Patent history runs deep


Porter Gray Wall, on the left in the front of truck, patented a better furnace door for tobacco curing, a major industry in Surry County for more than a century. John Willis Denny, his partner in producing the door, is at the right. As can be seen in this photo circa 1935, the men actively marketed the product as well.


Photo Credit: Surry County Historical Society

Porter Wall’s Tobacco Barn Furnace Door, patented in 1923, is one of two items known to be patented by Surry County residents in the museum collection. It is on display in the third floor Ag to Industry Exhibit.


Photo Credit: Surry County Historical Society

Jacob Brower, Surry’s first known patent holder, established a mill and several factories along Hamburg Street. He built housing for the workers in a community that was called Browers Mill in the mid-1800s. They even had a company currency which could be used at his general store. His sons took over the company on his death. It was defunct less than 10 years later.


Photo Credit: Surry County Historical Society

James “Jimmy” Crossingham worked in the family business, Crossingham Knitting Mills in Germantown, Pennsylvania until he moved to Mount Airy in the 1920s and started Mount Airy Knitting. He has several patents improving ‘union suits,’ knitting processes in general, and infantwear comfort and practicality in particular. The “expansible neckline” of this garment allowed it to be removed, when soiled, down the child’s body instead of over the head.


Photo Credit: Surry County Historical Society

Our History is a regular column submitted by Kate Rauhauser-Smith, Director of Education and Programs at the Mount Airy Museum of Regional History, examining the region’s history and some related displays at the museum.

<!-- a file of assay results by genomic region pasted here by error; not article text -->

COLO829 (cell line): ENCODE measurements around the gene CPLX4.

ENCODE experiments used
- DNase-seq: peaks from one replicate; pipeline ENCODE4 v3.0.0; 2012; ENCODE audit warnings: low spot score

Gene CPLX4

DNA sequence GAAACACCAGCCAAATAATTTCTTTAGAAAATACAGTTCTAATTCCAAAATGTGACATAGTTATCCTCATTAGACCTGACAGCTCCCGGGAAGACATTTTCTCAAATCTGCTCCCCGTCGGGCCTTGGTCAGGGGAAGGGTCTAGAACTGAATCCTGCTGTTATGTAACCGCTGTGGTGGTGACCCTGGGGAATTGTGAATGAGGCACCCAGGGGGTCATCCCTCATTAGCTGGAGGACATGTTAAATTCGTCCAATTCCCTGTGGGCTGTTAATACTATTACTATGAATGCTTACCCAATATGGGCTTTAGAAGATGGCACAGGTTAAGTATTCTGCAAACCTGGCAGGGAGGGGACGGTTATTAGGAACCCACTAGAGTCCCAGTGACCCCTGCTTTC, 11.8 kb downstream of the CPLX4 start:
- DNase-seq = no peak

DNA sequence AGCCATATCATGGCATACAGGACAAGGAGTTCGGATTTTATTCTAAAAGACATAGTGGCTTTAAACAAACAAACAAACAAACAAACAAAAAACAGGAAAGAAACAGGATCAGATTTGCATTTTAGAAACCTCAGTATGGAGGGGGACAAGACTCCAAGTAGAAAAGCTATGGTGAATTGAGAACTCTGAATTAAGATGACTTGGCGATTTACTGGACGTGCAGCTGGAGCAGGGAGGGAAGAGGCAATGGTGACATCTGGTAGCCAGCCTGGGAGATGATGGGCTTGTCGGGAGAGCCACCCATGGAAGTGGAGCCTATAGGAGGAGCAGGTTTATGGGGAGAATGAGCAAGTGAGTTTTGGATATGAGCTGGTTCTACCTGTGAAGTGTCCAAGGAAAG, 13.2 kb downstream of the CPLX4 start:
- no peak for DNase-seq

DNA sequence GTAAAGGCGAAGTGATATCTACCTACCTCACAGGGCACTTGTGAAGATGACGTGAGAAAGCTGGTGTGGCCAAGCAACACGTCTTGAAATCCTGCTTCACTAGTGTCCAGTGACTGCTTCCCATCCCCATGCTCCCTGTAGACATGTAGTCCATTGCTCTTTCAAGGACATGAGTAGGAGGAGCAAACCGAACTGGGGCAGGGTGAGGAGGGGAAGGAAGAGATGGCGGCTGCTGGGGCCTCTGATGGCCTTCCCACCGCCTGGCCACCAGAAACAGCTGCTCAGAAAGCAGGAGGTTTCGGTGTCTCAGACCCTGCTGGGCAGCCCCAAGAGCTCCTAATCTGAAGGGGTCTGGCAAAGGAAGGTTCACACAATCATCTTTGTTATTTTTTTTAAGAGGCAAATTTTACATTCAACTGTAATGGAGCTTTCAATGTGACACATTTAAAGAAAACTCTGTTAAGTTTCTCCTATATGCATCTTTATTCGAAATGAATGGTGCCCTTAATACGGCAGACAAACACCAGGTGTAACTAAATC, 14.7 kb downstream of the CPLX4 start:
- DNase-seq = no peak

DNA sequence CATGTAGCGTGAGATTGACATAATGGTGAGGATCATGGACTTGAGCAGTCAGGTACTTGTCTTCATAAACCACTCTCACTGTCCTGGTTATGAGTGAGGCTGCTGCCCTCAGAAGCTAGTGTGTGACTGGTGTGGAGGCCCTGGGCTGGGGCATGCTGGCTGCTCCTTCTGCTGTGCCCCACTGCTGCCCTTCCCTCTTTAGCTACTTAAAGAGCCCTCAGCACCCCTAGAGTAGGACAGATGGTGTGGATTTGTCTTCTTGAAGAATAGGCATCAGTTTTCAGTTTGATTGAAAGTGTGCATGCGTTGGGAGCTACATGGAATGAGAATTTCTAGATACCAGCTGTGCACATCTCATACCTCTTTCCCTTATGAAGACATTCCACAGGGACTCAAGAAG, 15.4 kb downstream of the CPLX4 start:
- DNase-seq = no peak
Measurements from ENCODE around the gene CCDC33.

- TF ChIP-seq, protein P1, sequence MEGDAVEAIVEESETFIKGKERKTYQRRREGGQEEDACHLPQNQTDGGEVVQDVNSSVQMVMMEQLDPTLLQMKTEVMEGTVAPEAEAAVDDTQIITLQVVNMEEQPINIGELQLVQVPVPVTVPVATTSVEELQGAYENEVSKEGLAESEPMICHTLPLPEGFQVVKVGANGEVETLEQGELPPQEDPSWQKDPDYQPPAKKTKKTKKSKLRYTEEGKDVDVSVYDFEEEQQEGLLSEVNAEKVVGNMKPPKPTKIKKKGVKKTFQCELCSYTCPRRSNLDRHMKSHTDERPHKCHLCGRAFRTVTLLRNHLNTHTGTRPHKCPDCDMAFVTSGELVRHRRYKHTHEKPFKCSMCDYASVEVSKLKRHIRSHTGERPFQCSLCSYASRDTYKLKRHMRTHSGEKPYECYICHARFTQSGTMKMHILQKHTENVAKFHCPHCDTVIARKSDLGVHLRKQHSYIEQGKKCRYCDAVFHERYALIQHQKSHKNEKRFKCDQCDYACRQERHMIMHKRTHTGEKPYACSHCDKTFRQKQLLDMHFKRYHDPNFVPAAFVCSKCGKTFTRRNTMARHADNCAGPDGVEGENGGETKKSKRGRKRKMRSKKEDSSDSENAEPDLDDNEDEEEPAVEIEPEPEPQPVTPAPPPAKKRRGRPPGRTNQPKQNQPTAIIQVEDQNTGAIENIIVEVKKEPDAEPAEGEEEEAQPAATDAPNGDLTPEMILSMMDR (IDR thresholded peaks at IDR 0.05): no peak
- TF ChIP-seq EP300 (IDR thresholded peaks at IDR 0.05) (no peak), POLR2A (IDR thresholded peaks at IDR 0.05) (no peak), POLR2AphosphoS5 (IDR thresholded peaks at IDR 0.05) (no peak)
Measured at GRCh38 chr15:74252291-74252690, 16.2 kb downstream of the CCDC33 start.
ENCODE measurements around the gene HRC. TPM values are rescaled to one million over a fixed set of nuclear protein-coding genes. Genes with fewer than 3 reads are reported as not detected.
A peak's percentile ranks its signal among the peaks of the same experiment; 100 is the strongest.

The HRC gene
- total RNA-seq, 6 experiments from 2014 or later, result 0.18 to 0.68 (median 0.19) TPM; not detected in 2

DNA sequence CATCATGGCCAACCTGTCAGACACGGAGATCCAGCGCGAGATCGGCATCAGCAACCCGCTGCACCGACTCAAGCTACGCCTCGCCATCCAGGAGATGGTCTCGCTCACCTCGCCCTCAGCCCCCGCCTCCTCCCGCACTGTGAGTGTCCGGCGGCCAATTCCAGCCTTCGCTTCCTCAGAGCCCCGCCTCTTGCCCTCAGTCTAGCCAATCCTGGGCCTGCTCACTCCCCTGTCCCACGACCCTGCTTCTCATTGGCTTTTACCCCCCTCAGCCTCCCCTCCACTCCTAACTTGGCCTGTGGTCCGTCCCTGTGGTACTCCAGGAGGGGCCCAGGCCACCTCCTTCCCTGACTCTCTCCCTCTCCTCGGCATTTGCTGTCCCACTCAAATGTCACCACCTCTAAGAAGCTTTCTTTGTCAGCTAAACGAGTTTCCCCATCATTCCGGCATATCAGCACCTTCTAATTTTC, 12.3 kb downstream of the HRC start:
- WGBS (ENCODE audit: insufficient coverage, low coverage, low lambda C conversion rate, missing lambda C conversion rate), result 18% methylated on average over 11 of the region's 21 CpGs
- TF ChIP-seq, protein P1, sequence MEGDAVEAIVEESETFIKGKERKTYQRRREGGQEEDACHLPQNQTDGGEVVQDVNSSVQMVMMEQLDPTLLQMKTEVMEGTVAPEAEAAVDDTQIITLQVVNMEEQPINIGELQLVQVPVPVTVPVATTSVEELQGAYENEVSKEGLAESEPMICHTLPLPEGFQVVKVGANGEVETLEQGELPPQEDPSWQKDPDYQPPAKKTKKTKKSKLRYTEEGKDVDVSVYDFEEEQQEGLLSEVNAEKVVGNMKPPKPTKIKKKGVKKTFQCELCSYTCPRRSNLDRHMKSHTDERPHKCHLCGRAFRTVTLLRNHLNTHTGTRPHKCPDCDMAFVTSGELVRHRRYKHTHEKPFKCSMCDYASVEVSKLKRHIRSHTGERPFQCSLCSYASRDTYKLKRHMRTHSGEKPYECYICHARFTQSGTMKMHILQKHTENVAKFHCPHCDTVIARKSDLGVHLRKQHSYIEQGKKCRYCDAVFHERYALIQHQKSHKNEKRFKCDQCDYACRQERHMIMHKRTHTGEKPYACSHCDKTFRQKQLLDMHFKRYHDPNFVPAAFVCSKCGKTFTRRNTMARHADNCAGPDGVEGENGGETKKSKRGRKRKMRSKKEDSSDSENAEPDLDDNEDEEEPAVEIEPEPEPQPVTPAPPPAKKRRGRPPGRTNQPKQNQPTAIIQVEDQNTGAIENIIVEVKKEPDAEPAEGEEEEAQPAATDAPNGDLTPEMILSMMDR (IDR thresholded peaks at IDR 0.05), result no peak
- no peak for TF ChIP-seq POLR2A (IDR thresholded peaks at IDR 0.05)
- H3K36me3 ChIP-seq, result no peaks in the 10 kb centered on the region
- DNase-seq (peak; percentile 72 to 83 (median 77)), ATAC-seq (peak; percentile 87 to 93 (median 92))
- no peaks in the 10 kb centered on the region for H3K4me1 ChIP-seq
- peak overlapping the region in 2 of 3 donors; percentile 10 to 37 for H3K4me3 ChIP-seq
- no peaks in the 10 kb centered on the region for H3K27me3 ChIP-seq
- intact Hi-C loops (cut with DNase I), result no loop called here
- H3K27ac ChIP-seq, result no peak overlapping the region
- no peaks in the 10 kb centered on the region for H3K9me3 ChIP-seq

An unremarkable gray metal door is displayed on the third floor of the Mount Airy Museum of Regional History. If you take time to look you will see the patent was awarded in 1923 to P.G. Wall of Pilot Mountain. The tobacco barn furnace door was manufactured by Wall & Denny of the same town.

It is one of two items invented and patented by Surry County residents in the museum’s collection, a small sampling of an impressive number of patents granted to local folks.

Patent law has existed for hundreds of years as a way to encourage innovators. They give exclusive rights for production control to the inventor or their assigns for a limited period of time, usually 20 years. The first US patent was issued in 1790 for a method to produce potash (used in soap, glass-making, and fertilizer). Since then more than 10 million have been issued.

The US Patent Office’s online records are clumsy to search and other sources are spread across the Internet and library collections but we’ve identified 26 patents awarded to county citizens thus far.

Porter Wall, raised in Eldora Township, had deep roots in the area as a son of the Wall, Whitaker, Lewis, and Johnson families who’ve lived in Dobson, Pilot Mountain, Siloam, and Eldora since the early 1800s at least. Many in the family farmed tobacco so it’s no surprise his invention dealt with its curing process. He partnered with a son of another long-time Pilot Mountain family, John Willis Denny, to manufacture and market his invention but according to census records both men identified as farmers.

The other item in our collection, equally as practical, is a wrench patented by Jason Carson Harris of Mount Airy and assigned to his Harris Wrench Company.

The oldest Surry County patent we’ve found thus far was awarded to Jacob W. Brower in 1844 for the unfortunately named ‘smut machine.’ Well known in the 19th century, such machines were used to clean foreign matter and dust from grain before grinding. Between 1804 and 1845 slightly more than 100 patents were given for similar machines.

Those who came to the region were made of stern stuff, especially in the early days when the resources were abundant but transportation to and from the area was difficult. Brower was among the earliest entrepreneurs when he bought 300 acres along the Ararat River near Hamburg Street in 1841 and established a mill. Eventually he owned several businesses including a general store, shoe factory, cotton mill, and box production factory. When he died in 1872 his estate was valued at more than $52,000, about $1.074 million in today’s dollars.